As a first problem, the reduction of the remaining amount of the ink in the chamber with consumption of the ink occurs for the respective chambers, and therefore, the ink remaining amount can be approximately detected, but the detection accuracy is not high because the change of the ink level is slow. For example, an ink cartridge capable of containing an amount of ink for 200 page printing of 1500 character/A4, is required to have the ink capacity of approx. 10 cc. When the cartridge is divided into 5 chambers, the dimensions of the one chamber is approx. 10 in the longitudinal direction, approx. 14 mm in the lateral direction and approx. 14 mm in the height, for example. The reduction of the ink level per 1 page is 0.35 mm. Such a change is not large enough to be detected by the eyes of the operator. Even if a photosensor is used for the detection of the change of the liquid level, it is still difficult because the detection accuracy of a reflection type photosensor, for example, is 1 mm approximately, and therefore, the error of the detection is as large as 3 page.

Therefore, the correct ink remaining amount detection is difficult. Before the ink in the ink cartridge is used up, it is necessary to notify the short of the ink, and therefore, the shortness of the ink has to be notified with a relatively large quantity of the ink remains, because of the poor detection accuracy.

Another problem is that when the ink has been consumed to the extent of the ink chamber having the ink supply port, the ink supply port is exposed above the ink liquid chamber if the cartridge is upside down. If this occurs, the air is introduced through the supply port with the possible result of ejection failure during the printing operation.

SUMMARY OF THE INVENTION

Accordingly, it is a principal object of the present invention to provide an ink container and an ink jet recording apparatus in which the wasteful use of the ink is minimized.

It is another object of the present invention to provide an ink container and an ink jet recording apparatus in which a remaining quantity of the ink in an ink container having a large capacity per unit container volume is accurately detected.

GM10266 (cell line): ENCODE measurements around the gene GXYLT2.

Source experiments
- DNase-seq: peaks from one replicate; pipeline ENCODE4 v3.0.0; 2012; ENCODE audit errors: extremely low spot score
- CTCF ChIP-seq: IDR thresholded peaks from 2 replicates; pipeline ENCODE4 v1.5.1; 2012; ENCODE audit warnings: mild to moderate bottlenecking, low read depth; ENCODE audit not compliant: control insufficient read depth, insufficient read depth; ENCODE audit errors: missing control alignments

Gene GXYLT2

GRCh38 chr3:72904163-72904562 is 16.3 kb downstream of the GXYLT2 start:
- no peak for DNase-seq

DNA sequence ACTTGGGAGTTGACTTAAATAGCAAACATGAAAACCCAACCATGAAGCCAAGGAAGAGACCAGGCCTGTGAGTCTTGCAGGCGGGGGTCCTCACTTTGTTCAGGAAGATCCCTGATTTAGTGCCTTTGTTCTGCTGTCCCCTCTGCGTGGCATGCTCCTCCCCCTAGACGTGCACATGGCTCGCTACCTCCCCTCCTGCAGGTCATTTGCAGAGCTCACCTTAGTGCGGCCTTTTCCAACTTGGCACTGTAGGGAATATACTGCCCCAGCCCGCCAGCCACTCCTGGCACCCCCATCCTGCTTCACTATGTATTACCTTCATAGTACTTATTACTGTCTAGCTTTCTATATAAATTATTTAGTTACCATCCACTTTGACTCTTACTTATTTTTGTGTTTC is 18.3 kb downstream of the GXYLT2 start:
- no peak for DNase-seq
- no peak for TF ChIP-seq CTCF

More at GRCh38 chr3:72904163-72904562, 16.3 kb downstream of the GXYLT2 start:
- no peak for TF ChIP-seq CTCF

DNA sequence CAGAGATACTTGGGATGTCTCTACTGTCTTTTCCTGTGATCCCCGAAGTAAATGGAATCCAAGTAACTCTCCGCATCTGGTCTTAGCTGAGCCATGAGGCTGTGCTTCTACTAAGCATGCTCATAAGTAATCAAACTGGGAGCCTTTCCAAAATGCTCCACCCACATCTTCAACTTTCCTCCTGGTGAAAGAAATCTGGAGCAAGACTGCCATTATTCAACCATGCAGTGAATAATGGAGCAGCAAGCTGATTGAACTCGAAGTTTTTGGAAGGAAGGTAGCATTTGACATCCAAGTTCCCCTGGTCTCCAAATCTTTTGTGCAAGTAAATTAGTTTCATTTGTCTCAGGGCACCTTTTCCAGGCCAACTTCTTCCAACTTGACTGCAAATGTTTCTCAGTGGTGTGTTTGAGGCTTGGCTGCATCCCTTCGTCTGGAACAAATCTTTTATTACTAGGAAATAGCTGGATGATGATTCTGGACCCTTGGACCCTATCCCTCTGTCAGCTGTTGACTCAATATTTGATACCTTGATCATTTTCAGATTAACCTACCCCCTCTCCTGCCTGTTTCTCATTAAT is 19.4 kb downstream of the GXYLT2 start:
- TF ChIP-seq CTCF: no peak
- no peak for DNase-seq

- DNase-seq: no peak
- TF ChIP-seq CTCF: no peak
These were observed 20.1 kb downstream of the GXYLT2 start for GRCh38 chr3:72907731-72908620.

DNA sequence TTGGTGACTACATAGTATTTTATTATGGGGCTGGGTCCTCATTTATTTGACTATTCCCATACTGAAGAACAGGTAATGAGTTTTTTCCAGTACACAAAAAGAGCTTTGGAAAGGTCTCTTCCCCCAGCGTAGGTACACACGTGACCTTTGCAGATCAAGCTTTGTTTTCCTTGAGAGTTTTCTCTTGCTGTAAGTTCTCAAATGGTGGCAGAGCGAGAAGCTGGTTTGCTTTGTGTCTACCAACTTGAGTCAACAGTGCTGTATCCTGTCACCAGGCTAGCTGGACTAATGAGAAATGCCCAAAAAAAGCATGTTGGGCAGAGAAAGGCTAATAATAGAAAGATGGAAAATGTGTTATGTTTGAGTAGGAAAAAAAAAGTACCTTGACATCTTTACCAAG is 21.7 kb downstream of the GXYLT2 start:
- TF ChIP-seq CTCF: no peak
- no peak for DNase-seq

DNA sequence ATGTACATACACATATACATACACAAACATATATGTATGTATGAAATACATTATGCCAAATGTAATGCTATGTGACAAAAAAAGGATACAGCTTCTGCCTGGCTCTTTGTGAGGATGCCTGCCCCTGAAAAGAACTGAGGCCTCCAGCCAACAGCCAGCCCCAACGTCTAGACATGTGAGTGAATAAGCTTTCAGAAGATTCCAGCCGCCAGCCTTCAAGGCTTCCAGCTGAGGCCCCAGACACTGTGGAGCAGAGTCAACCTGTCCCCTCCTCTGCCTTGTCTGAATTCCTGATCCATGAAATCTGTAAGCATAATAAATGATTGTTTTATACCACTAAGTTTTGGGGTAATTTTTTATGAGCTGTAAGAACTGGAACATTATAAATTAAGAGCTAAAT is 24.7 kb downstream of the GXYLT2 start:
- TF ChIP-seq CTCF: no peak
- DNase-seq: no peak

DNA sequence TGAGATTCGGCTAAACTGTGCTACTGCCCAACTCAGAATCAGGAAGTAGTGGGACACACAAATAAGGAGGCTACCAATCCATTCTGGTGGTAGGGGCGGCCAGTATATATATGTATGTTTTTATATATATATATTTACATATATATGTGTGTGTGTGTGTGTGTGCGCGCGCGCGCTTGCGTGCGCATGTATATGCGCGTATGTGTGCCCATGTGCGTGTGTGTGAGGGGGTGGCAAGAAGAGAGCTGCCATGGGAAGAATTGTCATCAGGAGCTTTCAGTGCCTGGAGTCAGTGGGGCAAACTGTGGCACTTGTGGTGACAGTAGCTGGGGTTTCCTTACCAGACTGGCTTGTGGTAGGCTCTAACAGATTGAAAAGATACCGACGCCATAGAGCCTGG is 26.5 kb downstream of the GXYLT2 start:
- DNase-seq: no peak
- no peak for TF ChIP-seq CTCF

According to an aspect of the present invention, there is provided an ink container comprising: at least one partition dividing the container into plural ink chambers connected in series through an ink path in the partition; an air vent for communicating a first ink chamber with the atmosphere and an ink supply port for supplying ink from a second ink chamber; wherein the ink path in each partition provides for an ink flow to the supply port that empties each chamber in the series in turn as ink is supplied from the supply port; wherein the second ink chamber has a volume smaller than another ink chamber.

These and other objects, features and advantages of the present invention will become more apparent upon a consideration of the following description of the preferred embodiments of the present invention taken in conjunction with the accompanying drawings.

BRIEF DESCRIPTION OF THE DRAWINGS

FIG. 1 is a perspective view of an ink cartridge according to an embodiment of the present invention.

FIG. 2 is a schematic sectional view of an ink cartridge according to an embodiment of the present invention.

FIG. 3 shows a part of an ink cartridge according to an embodiment of the present invention.

FIGS. 4A, 4B and 5 are schematic sectional views of an ink cartridge structure according to an embodiment of the present invention.

FIG. 6 is a schematic perspective view of an ink cartridge according to an embodiment of the present invention.